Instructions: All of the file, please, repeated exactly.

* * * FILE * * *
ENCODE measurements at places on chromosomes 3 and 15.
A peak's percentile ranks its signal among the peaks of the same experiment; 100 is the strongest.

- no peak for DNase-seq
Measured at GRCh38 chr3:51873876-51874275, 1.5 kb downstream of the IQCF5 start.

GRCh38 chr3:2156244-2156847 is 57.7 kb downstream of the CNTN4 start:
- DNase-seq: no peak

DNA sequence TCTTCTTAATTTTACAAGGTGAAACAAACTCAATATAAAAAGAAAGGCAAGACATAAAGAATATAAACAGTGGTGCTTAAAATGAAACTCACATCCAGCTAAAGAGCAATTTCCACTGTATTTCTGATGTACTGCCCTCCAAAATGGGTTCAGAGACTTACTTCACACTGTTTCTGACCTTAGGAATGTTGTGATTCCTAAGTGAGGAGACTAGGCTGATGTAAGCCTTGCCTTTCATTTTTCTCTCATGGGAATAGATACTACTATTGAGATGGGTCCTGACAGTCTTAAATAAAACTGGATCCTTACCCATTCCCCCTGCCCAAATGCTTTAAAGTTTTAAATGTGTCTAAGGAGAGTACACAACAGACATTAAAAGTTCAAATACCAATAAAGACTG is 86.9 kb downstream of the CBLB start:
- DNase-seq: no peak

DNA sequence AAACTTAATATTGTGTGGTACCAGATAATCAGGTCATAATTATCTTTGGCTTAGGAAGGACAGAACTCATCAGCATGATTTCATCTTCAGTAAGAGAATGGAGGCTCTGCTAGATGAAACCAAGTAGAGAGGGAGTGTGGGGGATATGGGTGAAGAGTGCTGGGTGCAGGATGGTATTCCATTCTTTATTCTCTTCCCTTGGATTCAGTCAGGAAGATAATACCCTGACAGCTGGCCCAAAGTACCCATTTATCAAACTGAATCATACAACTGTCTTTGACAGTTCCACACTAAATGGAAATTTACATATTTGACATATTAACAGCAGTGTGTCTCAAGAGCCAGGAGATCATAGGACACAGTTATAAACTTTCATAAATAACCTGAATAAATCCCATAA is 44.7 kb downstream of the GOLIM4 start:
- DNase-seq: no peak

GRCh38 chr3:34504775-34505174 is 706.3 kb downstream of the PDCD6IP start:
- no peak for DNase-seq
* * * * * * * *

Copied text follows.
ENCODE measurements at places on chromosomes 3 and 15.
A peak's percentile ranks its signal among the peaks of the same experiment; 100 is the strongest.

- no peak for DNase-seq
Measured at GRCh38 chr3:51873876-51874275, 1.5 kb downstream of the IQCF5 start.

GRCh38 chr3:2156244-2156847 is 57.7 kb downstream of the CNTN4 start:
- DNase-seq: no peak

DNA sequence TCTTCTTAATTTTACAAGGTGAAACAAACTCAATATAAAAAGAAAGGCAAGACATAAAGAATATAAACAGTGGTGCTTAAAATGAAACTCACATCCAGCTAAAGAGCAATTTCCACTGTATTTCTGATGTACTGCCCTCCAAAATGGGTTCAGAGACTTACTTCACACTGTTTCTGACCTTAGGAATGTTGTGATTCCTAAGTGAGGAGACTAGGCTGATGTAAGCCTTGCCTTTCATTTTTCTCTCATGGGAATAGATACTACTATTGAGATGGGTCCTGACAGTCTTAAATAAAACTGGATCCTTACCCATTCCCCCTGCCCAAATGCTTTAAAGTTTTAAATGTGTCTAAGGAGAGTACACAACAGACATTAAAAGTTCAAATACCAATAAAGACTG is 86.9 kb downstream of the CBLB start:
- DNase-seq: no peak

DNA sequence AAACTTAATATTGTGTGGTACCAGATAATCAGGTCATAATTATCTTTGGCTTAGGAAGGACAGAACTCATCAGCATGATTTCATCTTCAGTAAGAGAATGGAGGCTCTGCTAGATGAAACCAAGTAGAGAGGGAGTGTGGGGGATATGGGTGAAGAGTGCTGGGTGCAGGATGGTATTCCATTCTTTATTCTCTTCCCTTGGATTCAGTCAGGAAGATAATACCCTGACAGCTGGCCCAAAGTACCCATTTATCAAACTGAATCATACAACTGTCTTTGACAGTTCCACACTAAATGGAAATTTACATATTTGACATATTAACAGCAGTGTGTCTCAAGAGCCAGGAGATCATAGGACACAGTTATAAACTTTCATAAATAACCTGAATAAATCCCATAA is 44.7 kb downstream of the GOLIM4 start:
- DNase-seq: no peak

GRCh38 chr3:34504775-34505174 is 706.3 kb downstream of the PDCD6IP start:
- no peak for DNase-seq